A day in the life of an animal photographer
Yay, it's time for another 'Day in the life' post where I share what an average day at work is like in a job that people are less familiar with. And this month I am so flipping excited to share a day in the life of one incredible, talented and inspiring girl boss, Debra Bardowicks. Debra and I have known each other since university and honestly, I'm not surprised she became one of the first pet photographers, who travels all over the world taking the most incredible photos. She's not only a very dear and wonderful friend (who I wished I lived nearer to) but someone who I greatly admire and who motivates me with her hard working attitude and confidence travelling all around the world on her own. So, this feature is a very special one to me and I hope you think so too. Read on to find out what a day in the life of animal photographer, Debra Bardowicks, is like.
Hello, I’m Debra Bardowicks and I am an animal photographer based in Frankfurt, Germany. I feel very fortunate to have a job which I really enjoy, combining my passion for photography with my love of animals.
I have been a freelance photographer for 10 years now. I hadn’t actually planned on becoming an animal photographer, just somehow working with animals. I studied Biology with a focus on Animal Behaviour and Environmental Science. I took photography courses at school but never actually thought of this as a job option. While completing my BSc I came across a Masters course in Biological Photography and Imaging at the University of Nottingham, which sounded perfect. It did turn out to be a lot of fun and taught me a all kinds of things, ranging from basic video production to more detailed photography skills and various design programs. After graduating I didn’t find a "visual" job straight away, so took on a job as a researcher for different publications at a big publishing house.
When my contract ended I came up with the idea of being an animal photographer full time. I knew that wildlife photography was a very difficult area to get into, which would involve a certain amount of luck as well as finances to build up my portfolio. As I have always had dogs and am a horse person as well, I decided to move into the area of pet photography. As this was in 2006 and professional digital cameras were not really that great yet, pet photography was a rare occupation and I was lucky to be one of the first, at least in Germany, where I was living at the time.
In the years since I have built up my reputation and spend quite a lot of time working abroad, working for various publications as well as advertising and private clients. When people think of a pet photographer, they usually think of taking fairly classic photos of people and their pets. While I do this sometimes, I am lucky to have a range of clients, making my jobs very varied.
I have so far worked in about 40 countries and with all kinds of animals, ranging from snakes and scorpions to elephants and apes and of course lots and lots of lovely dogs and horses. I also volunteer for animal charities on a regular basis and have just come back from Russia, where I worked on a reportage for a dog magazine, as well as volunteering for a dog rescue in order to help them find good homes for all the dogs looking for homes. So, writing what a typical day in my life is like is a little difficult. Really there are two types of more or less typical days. One type would be at home and one would be travelling.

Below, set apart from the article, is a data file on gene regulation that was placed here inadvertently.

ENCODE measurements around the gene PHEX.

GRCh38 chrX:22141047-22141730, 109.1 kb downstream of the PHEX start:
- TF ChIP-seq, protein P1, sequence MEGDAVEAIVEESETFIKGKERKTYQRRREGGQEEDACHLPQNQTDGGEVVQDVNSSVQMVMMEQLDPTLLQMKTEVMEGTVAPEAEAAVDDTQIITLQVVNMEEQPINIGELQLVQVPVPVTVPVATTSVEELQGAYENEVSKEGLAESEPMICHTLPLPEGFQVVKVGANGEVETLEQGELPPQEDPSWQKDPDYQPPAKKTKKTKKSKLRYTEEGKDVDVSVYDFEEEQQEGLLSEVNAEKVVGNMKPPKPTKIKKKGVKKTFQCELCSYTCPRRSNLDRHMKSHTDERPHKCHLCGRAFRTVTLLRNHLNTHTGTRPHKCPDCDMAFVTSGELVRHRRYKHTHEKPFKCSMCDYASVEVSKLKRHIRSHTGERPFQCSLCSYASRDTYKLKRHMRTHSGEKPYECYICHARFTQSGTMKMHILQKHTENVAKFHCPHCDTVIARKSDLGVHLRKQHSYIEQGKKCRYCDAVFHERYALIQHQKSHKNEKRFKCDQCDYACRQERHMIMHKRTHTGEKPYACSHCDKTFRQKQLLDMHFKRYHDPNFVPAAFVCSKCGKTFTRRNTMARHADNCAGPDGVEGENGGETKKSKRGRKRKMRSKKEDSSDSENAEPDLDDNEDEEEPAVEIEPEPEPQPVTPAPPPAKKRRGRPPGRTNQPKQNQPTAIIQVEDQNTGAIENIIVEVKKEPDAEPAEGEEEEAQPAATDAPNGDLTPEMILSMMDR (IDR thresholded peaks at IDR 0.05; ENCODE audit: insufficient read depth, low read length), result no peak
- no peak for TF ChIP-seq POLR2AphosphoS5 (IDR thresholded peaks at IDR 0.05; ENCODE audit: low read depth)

When I am at home and not out on a photo shoot my day starts with a nice long walk with my two dogs, otherwise they would never let me get any work done. Then I will check my emails and reply to any enquiries about photo shoots and maybe do some research regarding topics for reportages . There is generally always editing to do too, either post production for photo shoots done in the studio or selecting photos for publication. Then it’s out with the doggies again and in the afternoon generally more computer work or preparation for travel or the next day's shoot.
When I am travelling the day quite often starts off with an early start to get the best light, so I will either drive or walk to wherever I am taking the photos and meeting the people and animals I will be photographing. Depending on the type of shoot we are doing I will either just follow along and document what is happening or I will actually direct the shoot and ask people to do certain things. As it could be a portrait of a certain dog breed, or a reportage about an animal charity, or a shoot to advertise a product, all the details will of course vary widely.
I could have woken up in a hammock, or a tent, or a beautiful hotel and could be wearing outdoor clothes and hiking all day, or something more smart and have a driver. That is really one of the things I love about my job, it never gets boring and as well as meeting lots of different animals I get to meet people from all walks of life and we always have something in common and generally have a lot of fun. I consider many of my clients and models friends. The only disadvantage to the travelling is leaving my dogs at home, but luckily they are truly spoilt when I am away, so I don’t really need to feel bad. And they’re always happy to welcome me back.
Thank you so much, Debra, it's been truly wonderful hearing about your animal photography world. Keep up the incredible work!
I hope you've all enjoyed finding out what a day in the life of an animal photographer is like and don't forget to check out Debra's work on her website and follow along on Facebook too. If you'd like to catch up on more 'Day in the life' features, you can read them all here. Thanks for reading folks!